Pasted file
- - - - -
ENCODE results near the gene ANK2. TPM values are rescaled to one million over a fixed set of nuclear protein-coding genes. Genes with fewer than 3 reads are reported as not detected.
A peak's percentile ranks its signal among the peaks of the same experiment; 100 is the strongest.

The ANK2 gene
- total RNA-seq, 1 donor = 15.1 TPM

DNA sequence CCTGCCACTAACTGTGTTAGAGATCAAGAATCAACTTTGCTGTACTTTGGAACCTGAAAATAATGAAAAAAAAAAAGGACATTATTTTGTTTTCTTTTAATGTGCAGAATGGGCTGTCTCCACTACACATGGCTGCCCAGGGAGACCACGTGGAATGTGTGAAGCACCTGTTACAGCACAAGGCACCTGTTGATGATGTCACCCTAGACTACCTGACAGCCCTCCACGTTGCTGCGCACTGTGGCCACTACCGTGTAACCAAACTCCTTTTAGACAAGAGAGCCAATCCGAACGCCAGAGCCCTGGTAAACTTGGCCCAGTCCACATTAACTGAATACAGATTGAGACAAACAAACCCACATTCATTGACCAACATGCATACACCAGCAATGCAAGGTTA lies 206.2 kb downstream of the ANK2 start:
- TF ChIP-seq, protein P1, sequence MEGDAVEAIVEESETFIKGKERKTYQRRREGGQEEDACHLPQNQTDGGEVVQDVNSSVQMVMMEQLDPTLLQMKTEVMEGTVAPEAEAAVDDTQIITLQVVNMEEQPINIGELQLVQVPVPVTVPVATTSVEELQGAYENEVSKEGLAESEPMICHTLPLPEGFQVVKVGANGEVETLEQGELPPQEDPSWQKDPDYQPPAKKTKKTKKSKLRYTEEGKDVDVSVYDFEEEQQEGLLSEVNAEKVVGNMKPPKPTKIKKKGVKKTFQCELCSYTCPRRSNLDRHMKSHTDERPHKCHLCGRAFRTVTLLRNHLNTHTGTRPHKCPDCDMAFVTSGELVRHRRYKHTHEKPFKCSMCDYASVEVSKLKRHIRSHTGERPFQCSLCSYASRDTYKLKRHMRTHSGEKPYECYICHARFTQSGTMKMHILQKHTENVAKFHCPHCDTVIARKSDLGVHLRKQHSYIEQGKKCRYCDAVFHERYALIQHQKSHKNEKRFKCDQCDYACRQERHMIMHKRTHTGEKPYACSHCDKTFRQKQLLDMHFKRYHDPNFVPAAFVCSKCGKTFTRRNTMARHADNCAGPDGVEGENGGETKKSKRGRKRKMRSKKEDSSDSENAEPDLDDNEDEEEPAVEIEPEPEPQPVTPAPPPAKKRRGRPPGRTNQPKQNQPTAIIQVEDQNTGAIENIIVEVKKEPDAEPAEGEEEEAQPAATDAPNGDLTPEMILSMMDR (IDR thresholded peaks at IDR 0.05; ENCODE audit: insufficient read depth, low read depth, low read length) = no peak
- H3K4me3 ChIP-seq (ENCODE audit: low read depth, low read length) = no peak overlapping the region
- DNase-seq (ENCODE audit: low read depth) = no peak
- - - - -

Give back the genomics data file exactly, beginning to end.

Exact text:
ENCODE results near the gene ANK2. TPM values are rescaled to one million over a fixed set of nuclear protein-coding genes. Genes with fewer than 3 reads are reported as not detected.
A peak's percentile ranks its signal among the peaks of the same experiment; 100 is the strongest.

The ANK2 gene
- total RNA-seq, 1 donor = 15.1 TPM

DNA sequence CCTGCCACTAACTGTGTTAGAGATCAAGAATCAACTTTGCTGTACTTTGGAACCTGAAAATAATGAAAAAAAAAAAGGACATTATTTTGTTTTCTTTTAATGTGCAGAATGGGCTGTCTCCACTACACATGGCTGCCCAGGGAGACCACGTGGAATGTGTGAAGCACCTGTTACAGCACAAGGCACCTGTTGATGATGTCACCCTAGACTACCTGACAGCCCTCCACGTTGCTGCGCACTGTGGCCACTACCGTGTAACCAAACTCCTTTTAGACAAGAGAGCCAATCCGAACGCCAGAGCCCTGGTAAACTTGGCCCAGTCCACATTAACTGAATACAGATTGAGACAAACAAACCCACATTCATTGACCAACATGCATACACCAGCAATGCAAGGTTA lies 206.2 kb downstream of the ANK2 start:
- TF ChIP-seq, protein P1, sequence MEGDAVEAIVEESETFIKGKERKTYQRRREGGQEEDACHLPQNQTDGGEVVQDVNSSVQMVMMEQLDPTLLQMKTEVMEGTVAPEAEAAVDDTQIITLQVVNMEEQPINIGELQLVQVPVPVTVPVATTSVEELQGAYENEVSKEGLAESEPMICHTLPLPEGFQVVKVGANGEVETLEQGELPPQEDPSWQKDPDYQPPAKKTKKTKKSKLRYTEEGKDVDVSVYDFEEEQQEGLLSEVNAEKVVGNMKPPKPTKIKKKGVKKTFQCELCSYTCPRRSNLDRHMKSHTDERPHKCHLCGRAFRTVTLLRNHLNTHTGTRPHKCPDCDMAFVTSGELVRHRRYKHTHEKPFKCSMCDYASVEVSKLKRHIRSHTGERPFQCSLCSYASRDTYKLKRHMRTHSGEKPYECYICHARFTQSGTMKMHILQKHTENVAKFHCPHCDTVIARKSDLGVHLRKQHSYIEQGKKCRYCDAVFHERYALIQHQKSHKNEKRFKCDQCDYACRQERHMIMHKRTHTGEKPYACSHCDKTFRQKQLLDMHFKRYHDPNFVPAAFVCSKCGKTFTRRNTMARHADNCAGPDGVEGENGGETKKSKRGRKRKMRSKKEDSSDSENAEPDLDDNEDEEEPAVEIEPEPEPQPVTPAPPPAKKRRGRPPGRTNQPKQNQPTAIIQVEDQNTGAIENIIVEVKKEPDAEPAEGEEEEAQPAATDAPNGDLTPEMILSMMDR (IDR thresholded peaks at IDR 0.05; ENCODE audit: insufficient read depth, low read depth, low read length) = no peak
- H3K4me3 ChIP-seq (ENCODE audit: low read depth, low read length) = no peak overlapping the region
- DNase-seq (ENCODE audit: low read depth) = no peak